It sounds like you're maybe just getting started cooking/stocking your first kitchen based on your last few posts. Something like this should cover most of your bases, with the addition of a cheap nonstick pan if you're planning to make a lot of eggs. If money or space is limited, you could probably get away with skipping the smaller 1.5 qt pot.

u/rabbithasacat · 1 pointr/Cooking

Couple years ago I got some Cuisinart MultiClad Pro and have been really happy with it. I linked to their 12-piece set just so you can see what several pieces look like, but it's also sold individually so you can pick out exactly the pieces you need. Fully clad, great handles, very even cooking, no burning or sticking (though it's stainless, not nonstick). I think it's as close as you can get to All-Clad without taking out a second mortgage (and IMO the handles are actually better than All-Clad). I use a lot of acidic ingredients, so it's great not to worry about that. Very happy with the skillets and also the 5.5-qr casserole, which I use for risotto or prepping Guinness stew.

I still keep a cheapo nonstick for eggs, and a little cast iron for steaks, cornbread or pizza, but at this point, most of what I pull out on a day-to-day basis is one piece or another of MCP. It suits how I cook and it's very well made.

u/javaavril · 1 pointr/Cooking

People like that calphalon tends to be lighter, it also depends on if you prefer glass or metal lids. /r/buyitforlife tends to favor cuisinart, which has metal lids. I had cuisinart before I upgraded to all-clad and it was good. Also, if there is a kitchen store near you check out different handle styles on brands, that always seems to be pretty polarizing for some people.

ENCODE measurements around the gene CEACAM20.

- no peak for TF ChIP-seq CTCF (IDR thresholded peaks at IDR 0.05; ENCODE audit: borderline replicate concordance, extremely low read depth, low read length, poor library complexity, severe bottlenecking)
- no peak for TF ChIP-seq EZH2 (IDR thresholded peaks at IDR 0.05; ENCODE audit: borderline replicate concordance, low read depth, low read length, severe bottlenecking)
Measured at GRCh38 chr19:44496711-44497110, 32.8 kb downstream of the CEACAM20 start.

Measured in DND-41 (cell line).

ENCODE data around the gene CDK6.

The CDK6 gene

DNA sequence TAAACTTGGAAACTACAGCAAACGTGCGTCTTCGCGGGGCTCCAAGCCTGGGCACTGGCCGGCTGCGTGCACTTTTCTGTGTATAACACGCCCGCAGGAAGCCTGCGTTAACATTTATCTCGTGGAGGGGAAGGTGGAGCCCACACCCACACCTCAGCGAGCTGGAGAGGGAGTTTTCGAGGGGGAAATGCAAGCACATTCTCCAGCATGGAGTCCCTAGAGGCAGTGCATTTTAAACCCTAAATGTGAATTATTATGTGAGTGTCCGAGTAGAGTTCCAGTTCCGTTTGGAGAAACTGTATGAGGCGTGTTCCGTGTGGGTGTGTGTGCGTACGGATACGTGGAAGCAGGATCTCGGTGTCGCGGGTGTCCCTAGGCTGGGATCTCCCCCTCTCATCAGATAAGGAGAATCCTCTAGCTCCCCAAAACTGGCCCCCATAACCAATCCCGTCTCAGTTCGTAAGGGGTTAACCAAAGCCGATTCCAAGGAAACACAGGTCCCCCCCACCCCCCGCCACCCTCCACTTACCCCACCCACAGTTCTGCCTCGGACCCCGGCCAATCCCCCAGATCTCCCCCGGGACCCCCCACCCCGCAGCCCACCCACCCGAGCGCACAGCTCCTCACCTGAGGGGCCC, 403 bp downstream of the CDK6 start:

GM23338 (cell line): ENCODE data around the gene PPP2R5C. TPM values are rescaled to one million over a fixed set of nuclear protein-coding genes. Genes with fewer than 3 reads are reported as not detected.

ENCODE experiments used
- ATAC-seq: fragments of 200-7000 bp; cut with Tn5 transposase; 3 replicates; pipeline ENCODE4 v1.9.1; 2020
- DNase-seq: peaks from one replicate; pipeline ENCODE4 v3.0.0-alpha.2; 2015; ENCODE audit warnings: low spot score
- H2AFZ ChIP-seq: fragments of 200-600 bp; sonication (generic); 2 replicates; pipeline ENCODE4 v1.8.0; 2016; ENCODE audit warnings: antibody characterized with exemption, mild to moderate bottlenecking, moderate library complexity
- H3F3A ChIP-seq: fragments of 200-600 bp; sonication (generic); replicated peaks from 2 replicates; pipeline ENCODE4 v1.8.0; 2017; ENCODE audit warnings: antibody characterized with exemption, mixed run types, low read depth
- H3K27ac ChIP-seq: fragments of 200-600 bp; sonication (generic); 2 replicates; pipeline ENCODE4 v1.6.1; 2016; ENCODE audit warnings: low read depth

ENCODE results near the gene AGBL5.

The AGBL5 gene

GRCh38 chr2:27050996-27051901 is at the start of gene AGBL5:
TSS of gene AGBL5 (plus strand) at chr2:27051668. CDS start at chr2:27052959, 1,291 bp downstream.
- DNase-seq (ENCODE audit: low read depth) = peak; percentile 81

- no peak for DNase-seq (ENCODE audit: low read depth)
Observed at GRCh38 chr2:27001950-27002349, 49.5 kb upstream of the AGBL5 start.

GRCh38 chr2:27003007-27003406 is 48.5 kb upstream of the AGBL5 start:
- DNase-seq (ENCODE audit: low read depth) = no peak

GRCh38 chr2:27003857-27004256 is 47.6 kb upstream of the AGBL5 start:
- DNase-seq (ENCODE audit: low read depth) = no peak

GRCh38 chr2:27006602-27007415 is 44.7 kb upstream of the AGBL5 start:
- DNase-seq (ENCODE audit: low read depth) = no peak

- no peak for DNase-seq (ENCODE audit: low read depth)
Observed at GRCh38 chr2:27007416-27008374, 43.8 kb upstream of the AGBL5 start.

u/TheJabs · 1 pointr/cookingforbeginners

Not sure if this will help or be what youre looking for, but:

If youre looking for a cheaper set, I bought these last year and they have been great. The most non stick you can get a pan. I forgot about a pot of pasta by accident one night and that shit burned to the bottom so bad but the non stick made it so easy to clean. I also got it for half the price on a boxing day sale. Ive had no problems w this set except you might need a secondary pan as the one included is just a small pan, and ive only used it for a solitary grilled cheese or omellettes.

u/casual__t · 1 pointr/Random_Acts_Of_Amazon

Lucy in the sky with diamonds is a good choice.

This is the most expensive item on my wish list.

I want it because I hate doing dishes but I love to Cook so I love the wipe out features. I also really like the even heating idea and that no metal residue will be left on the food I cook.

I'd be ok with never having them.

u/n_choose_k · 1 pointr/Cooking

I have had this set for over five years and they are fantastic. I haven't used All-Clad, but I just don't see how you could get much better than what these pans have delivered - at half the price.

u/masqueradestar · 1 pointr/Chefit

I opted for this 10-piece Cuisinart set and I think it's pretty awesome, especially for the price (which is right within your range). It's all stainless steel and, having used the set almost daily for over a year now, I can't even notice any wear.

u/morningzombie777 · 1 pointr/Cooking

This is what I’ve had for about two years

A little oil and nothing sticks. Still look brand new after heavy use for two years. Oven safe.

u/drbudro · 1 pointr/Cooking

I've had my eye on these for my housewarming gift (to myself).

u/ep0nym1 · 1 pointr/Cooking

T-Fal is fine, there's nothing wrong with it.

This set is pretty good. If you can go up to $450, this set is even better.

u/pitchblack1138 · 1 pointr/EatCheapAndHealthy

I use these:

GreenLife Soft Grip 14pc Ceramic Non-Stick Cookware Set, Turquoise